There are broadly two ways that ECPI segregation could apply:

  • active or actual segregation whereby certain fund assets are specifically set aside to fund current pension liabilities; or
  • deemed or de facto segregation whereby all of the assets of the fund are supporting current pension liabilities.

Active segregation is not that common and a considerable number of SMSFs are segregated as a result of being deemed segregated (ie, 100% of fund assets are funding pension liabilities).

Active segregation depends on appropriate record keeping. For example, it would be best practice to have:

  • trustee resolutions recording:
    • the specific assets that have been specifically identified as funding the pension liabilities; or
    • the specific assets that are not funding pension liabilities, eg, an SMSF may have all of its assets funding a pension apart from certain assets which are not funding a pension. It may be easier to record the non-pension assets (eg, cash in a separate bank account) rather than the pension assets which may be far more comprehensive (eg, a diversified portfolio of investments);
  • assuming less than 100% of the fund is segregated — accounting records or computer systems that are set up to track the income/losses, capital gains/losses, tax entitlements and other aspects relating to the assets funding pensions (or as noted just above, the non-pension assets if this is easier); and
  • possibly other documentation which evidences segregation including a statement or letter of advice, financial statements, tax returns, a fund’s investment strategy, etc.

As already noted, deemed segregation is possibly the more common form of ECPI segregation and there may not be any records evidencing this type of segregation.

As discussed above, under active segregation, the fund’s accounting system needs to track the income/losses, capital gains/losses, tax entitlements and other aspects relating to the assets funding pensions. More specifically, the accounting system needs to be able to track not only the income/losses, changes in market values of assets, gross and net capital gains and franking offsets, foreign tax credits and other tax attributes of the fund’s segregated assets.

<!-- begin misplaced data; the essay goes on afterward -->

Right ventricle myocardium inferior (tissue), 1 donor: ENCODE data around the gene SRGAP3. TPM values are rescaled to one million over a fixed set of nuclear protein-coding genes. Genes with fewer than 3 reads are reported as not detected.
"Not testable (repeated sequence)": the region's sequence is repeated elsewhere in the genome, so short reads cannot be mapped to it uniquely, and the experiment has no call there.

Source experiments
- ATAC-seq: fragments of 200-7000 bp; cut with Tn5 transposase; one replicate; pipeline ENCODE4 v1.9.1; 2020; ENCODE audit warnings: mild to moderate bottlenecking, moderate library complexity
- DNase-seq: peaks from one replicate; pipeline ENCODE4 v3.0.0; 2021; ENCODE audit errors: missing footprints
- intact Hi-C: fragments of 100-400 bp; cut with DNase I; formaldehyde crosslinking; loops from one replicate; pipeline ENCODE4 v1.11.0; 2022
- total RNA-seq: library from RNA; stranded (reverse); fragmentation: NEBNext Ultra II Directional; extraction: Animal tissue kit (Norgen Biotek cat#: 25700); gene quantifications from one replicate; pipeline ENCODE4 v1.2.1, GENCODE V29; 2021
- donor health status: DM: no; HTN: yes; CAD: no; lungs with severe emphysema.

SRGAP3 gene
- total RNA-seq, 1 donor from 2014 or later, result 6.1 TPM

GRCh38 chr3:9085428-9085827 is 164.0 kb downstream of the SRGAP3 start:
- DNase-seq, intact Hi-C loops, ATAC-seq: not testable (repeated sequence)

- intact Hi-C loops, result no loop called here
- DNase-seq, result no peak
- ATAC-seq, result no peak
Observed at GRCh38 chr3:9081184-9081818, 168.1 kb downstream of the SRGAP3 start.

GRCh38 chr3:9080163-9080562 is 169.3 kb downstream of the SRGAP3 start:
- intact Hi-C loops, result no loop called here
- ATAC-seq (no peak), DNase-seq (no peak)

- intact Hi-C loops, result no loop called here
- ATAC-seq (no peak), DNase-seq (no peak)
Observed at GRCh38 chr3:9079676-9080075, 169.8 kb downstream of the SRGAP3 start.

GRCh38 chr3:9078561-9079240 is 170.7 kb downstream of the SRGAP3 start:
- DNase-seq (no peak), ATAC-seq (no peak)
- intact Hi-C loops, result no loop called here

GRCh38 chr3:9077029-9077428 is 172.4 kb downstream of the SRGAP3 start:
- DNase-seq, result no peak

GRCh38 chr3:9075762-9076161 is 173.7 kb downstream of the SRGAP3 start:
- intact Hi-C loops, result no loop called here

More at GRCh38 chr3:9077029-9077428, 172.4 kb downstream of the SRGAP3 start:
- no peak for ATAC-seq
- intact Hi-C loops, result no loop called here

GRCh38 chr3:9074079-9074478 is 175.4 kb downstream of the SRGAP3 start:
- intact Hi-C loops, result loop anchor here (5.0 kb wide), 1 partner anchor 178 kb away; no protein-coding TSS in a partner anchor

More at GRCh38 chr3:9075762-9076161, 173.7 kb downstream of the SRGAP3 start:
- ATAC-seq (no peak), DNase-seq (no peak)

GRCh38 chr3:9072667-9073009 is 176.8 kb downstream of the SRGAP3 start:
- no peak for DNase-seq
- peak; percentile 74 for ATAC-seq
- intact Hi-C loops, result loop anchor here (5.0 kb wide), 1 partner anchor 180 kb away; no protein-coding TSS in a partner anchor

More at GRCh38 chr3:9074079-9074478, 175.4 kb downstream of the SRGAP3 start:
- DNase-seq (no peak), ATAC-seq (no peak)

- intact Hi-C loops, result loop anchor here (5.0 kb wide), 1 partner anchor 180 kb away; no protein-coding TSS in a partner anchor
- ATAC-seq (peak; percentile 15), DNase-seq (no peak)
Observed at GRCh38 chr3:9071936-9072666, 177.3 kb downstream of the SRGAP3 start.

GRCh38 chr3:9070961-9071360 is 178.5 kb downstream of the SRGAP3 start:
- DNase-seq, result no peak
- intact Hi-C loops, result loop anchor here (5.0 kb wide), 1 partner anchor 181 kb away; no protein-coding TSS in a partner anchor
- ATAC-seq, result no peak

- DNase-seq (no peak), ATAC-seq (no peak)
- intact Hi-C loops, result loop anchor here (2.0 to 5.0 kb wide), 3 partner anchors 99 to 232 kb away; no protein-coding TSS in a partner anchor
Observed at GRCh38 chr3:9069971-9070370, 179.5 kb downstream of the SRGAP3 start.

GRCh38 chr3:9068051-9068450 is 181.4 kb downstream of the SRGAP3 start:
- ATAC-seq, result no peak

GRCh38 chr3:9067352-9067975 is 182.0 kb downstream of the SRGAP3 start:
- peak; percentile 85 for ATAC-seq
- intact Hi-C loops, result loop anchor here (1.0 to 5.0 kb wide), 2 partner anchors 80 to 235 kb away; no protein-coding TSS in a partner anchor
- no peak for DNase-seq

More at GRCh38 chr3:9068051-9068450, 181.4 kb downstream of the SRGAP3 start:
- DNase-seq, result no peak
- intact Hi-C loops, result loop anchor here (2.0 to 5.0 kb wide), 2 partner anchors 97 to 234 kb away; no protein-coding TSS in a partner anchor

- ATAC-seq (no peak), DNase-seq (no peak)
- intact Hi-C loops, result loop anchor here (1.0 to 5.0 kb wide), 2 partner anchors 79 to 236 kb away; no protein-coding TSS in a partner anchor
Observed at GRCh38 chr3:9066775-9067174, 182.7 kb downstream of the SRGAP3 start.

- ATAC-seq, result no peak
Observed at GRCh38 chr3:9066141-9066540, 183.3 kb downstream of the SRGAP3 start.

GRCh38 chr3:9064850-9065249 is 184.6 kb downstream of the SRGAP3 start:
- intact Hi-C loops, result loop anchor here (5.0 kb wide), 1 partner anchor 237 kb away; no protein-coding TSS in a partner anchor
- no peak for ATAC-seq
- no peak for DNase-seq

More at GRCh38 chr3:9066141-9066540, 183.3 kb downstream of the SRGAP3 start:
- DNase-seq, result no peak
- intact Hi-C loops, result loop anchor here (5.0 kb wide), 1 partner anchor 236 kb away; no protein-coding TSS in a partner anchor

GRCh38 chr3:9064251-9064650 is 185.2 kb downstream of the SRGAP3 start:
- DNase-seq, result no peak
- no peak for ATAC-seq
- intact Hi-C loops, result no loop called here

In contrast, under deemed segregation, there is no specific tracking needed as 100% of the fund’s assets are funding pension liabilities at that time.

Some of the reasons for using the segregated method may include:

  • Can result in more efficient tax management of the tax exemption provided to income and capital gains from pension assets, eg, an asset likely to give rise to a significant capital gain can be segregated and hence the gain can be realised tax free.
  • Allocating investments to a member’s account may assist keeping separation of ‘who owns what’, eg, some couples like to keep financial separation.
  • There is no requirement for an actuarial certificate.

Can segregation be for part or does it have to be for an entire FY?

The ATO has confirmed that an SMSF can be segregated for part of a financial year (‘PFY’). The following is a recent extract (with minor edits) from the ATO’s website (reference QC 47029):

Where an SMSF is paying only a pension prescribed by the superannuation regulations, most commonly an account-based pension, including a TRIS from segregated assets, an actuarial certificate is not required. This exemption applies to an SMSF, even where it commences to pay an account-based pension during the year. The only exception is where the SMSF is also paying pensions not prescribed by the regulations, where the fund can still have segregated assets but will be required to get an actuarial certificate.

This change [in ATO view] will be reflected in a soon to be published addendum to TD 2014/7.

However, some may get the impression from other ATO materials that segregation is required for the entire financial year (‘EFY’) if they review this extract of the ATO’s website (reference QC 21546; it is a pity that these two extracts are not linked as not all users will readily come across both webpages in their research):